So- your parents are trying to convince you to attend a teen rehab center or mental health treatment center. They think you’re struggling with addiction or substance abuse. Or depression, anxiety, trauma, ODD, DMDD, ADHD, prodromal psychosis, or another mental health issue. The problem is, you don’t want to go to treatment. Whether it’s outpatient therapy, RTC, PHP, IOP—you want nothing to do with it.
Perhaps you don’t think you really have a problem. If you’re using substances, maybe you think you can quit on your own. Or maybe you do realize you have a problem, but you still cringe at the thought of “seeing someone”. Maybe you don’t want to miss school to enter residential treatment. Or maybe you’re embarrassed about going to a teen rehab center. (Perhaps you’re worried about what your friends think.) Whatever it is, you are refusing to go to treatment. Nothing your parents are saying can change your mind.
Now, your parents are threatening to force you into treatment, whether you like it or not. This makes you a bit nervous. Can your parents (or caregiver) actually make you enter treatment without your consent?
Under Age 18?
So, can your parents force you to go to rehab? First, it depends on how old you are.
If you’re under 18 – even if you’re turning eighteen in a month – then technically you’re still a minor. That means your parents can still make decisions for you. If you’re under 18, your parents can legally bring you to treatment, whether it’s a teen substance abuse treatment center, mental health treatment center, dual diagnosis treatment center, or detox facility. Even if you refuse to get into the car, they’re allowed to physically carry you to treatment. Or hire a therapeutic teen transport service to bring you to treatment, and use intervention if necessary.
However, some states still require you to consent to treatment before it begins. Every state has a different law regarding this requirement. Laws vary based on the level of care, and the type of program. This means the laws vary depending on whether it’s a residential treatment center (RTC), partial hospitalization program (PHP), or intensive outpatient program (IOP). The laws also vary with regards to whether it’s a mental health treatment center, drug rehab center, dual diagnosis treatment center, or a detox facility.
If you’re over 18, even if it’s just a day past your 18th birthday, then technically your parents cannot force you to go to rehab. At this point, they can’t force you to do anything, whether it’s to live at home, go to school, etc. After 18, you are legally an adult. That means you get to make your own decisions about your life. Your parents cannot force you to get into the car to go to treatment. They can’t force you to get out of the car and enter the treatment center. And they definitely cannot force you to stay there.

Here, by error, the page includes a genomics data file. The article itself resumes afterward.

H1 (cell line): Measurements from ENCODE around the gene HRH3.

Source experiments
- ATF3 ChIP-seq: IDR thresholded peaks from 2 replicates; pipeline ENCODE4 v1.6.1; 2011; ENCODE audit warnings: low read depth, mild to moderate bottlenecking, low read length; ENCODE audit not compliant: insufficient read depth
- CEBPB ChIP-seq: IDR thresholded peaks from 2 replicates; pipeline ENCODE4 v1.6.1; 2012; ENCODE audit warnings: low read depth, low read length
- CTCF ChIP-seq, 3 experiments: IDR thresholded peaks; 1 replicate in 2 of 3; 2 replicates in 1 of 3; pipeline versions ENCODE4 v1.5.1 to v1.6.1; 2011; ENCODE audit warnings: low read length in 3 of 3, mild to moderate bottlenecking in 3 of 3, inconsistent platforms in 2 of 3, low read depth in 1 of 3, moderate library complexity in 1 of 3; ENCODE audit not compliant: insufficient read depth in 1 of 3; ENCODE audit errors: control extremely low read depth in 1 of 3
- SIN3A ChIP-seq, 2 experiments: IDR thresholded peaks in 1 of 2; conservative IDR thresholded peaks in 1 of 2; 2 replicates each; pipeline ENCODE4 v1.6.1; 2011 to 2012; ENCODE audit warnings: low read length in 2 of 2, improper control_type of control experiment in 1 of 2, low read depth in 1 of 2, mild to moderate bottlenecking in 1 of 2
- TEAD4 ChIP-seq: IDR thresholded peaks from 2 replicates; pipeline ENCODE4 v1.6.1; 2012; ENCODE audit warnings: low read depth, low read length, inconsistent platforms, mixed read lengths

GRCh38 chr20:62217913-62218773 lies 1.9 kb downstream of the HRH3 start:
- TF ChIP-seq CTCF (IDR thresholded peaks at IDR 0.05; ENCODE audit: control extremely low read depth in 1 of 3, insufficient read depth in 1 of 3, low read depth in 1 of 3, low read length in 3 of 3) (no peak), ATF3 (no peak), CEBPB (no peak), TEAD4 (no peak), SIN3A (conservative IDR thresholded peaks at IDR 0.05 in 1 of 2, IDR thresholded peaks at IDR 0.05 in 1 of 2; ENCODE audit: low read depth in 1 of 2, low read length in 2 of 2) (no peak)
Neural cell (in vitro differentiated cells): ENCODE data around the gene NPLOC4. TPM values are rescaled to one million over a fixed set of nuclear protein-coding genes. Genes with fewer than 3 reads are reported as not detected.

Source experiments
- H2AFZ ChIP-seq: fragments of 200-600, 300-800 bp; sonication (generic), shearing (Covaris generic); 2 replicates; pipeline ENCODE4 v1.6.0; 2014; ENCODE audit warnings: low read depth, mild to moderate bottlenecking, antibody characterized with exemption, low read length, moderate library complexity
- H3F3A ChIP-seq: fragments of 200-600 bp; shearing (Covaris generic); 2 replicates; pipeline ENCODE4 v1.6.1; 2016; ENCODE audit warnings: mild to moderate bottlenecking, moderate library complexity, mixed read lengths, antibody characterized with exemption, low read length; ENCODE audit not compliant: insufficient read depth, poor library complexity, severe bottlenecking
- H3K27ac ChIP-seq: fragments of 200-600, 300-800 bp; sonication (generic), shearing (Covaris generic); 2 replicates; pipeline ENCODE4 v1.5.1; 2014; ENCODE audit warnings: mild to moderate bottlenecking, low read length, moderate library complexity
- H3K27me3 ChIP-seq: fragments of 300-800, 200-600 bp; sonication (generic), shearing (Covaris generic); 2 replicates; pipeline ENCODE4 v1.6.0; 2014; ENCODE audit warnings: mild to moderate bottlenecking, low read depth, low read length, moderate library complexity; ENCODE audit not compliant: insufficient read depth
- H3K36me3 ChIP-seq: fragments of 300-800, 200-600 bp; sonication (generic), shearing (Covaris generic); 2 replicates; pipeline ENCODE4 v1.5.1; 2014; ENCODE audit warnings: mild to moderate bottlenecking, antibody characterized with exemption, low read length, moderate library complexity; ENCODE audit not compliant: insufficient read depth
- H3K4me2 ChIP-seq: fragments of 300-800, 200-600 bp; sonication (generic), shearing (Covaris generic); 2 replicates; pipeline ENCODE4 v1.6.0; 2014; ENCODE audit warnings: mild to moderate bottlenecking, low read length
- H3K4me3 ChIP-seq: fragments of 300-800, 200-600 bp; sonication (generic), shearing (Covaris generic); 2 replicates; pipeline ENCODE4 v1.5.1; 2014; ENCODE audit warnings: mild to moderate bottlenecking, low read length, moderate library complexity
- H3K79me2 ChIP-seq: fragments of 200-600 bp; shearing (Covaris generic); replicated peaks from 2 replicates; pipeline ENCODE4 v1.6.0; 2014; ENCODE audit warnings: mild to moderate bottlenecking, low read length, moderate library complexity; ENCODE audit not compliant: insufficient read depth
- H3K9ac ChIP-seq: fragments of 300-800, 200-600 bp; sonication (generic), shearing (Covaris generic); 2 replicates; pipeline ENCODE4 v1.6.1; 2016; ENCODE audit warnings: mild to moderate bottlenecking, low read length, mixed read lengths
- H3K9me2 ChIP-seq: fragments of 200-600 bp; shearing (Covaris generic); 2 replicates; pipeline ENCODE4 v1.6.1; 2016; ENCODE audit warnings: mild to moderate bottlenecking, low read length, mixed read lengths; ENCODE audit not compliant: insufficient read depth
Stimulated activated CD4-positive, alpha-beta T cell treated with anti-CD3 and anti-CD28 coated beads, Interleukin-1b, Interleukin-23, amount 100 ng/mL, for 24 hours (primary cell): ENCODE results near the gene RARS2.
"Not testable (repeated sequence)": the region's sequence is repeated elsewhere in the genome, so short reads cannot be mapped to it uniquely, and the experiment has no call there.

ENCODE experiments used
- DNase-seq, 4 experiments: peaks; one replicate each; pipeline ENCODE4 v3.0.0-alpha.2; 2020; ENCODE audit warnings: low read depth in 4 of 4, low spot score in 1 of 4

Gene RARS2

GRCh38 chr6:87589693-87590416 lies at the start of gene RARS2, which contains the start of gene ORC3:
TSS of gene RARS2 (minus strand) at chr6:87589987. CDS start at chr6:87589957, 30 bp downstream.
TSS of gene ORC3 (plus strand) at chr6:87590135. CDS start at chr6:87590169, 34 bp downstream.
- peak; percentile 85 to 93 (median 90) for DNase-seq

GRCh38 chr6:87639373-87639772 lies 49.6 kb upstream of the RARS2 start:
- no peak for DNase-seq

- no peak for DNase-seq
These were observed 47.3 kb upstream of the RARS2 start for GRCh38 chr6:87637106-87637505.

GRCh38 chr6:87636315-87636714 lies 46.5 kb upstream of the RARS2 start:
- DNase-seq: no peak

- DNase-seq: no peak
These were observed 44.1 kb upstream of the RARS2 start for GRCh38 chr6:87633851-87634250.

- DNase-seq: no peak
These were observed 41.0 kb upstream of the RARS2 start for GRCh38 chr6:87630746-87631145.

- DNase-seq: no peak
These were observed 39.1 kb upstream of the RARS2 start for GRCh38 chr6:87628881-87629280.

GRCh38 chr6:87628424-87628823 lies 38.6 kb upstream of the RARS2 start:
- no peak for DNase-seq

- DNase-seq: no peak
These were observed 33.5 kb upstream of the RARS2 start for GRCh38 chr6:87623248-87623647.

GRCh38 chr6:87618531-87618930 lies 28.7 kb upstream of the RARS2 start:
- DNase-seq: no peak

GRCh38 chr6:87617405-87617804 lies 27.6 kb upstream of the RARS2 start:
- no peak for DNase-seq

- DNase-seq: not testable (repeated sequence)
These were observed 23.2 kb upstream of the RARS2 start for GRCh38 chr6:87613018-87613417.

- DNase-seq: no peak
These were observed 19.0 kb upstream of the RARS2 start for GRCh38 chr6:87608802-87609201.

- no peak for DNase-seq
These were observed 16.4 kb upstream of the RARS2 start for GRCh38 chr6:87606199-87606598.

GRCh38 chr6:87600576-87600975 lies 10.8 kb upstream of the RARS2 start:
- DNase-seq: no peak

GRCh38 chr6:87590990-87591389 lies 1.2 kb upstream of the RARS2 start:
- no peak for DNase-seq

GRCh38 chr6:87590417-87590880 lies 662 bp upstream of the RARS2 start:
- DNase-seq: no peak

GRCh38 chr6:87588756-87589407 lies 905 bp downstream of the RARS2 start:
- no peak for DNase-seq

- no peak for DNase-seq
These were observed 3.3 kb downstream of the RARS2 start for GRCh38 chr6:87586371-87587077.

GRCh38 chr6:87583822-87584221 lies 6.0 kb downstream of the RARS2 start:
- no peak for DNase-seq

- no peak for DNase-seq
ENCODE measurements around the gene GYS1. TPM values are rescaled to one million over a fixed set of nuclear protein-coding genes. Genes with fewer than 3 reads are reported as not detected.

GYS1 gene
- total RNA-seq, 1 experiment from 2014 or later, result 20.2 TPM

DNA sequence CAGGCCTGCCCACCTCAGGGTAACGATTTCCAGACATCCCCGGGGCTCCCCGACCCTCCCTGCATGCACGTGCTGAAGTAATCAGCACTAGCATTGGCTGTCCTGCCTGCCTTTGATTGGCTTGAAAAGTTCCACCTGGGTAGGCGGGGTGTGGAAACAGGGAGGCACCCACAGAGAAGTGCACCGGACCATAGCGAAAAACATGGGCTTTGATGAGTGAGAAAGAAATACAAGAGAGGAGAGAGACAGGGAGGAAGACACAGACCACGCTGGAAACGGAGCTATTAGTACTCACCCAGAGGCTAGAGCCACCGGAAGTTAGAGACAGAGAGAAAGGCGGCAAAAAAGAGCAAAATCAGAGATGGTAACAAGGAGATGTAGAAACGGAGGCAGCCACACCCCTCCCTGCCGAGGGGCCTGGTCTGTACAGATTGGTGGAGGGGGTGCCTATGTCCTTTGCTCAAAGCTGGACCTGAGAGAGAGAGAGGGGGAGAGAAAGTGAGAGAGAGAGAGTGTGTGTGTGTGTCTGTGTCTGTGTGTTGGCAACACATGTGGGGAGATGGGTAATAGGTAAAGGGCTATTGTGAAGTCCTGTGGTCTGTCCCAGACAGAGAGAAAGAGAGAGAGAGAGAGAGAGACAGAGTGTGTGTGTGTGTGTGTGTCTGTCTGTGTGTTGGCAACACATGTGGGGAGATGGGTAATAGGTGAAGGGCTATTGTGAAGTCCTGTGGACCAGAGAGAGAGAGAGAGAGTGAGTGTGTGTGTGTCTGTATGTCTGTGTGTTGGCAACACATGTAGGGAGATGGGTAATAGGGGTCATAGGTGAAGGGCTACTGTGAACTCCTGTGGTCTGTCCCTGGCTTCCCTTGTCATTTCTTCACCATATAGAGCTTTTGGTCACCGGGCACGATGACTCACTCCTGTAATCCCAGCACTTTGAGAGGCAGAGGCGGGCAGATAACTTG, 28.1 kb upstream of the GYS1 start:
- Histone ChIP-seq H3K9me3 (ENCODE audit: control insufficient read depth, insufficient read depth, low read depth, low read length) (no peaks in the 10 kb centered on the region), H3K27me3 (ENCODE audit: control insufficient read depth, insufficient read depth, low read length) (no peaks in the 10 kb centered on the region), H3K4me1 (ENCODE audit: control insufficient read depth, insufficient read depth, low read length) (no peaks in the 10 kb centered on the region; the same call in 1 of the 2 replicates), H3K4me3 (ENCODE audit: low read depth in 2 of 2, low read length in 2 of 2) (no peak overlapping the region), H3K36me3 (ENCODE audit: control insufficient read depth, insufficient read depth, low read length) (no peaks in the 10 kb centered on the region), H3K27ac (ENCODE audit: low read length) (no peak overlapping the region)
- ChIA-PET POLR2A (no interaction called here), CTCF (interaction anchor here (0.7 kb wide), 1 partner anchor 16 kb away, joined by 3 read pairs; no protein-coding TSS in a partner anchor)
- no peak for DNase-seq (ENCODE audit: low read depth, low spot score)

The same is true when it comes to outpatient therapy. Your mom, dad, or caregiver cannot schedule an appointment on your behalf. You don’t have to go to therapy if you don’t want to. Even if you end up going to a therapist, they cannot call the therapist and discuss your issues without your consent. The therapist is not allowed to talk about you with anyone else, including your relative/parents, without your consent.
Think About Why You’re Resisting Treatment
While this may seem like good news to you, consider whether it actually is. Are you really doing a service to yourself by refusing mental health or substance abuse treatment? In most cases, your parents have your best interests in mind. They care about your health and wellbeing. Consider whether you’re resisting treatment to spite them.
Are you being self-destructive?
Also, consider the consequences of not going to treatment. If you live with an addiction or substance abuse problem, not going to rehab might mean overdose and even death. While you think these statements are dramatic, they’re not: teens have actually died due to not getting help for their substance abuse issue. The same is true for mental health treatment. If you live with depression, anxiety, trauma, self-harming behavior, suicidal ideation, or other mental health or behavioral issues, refusing treatment can also put your life at risk.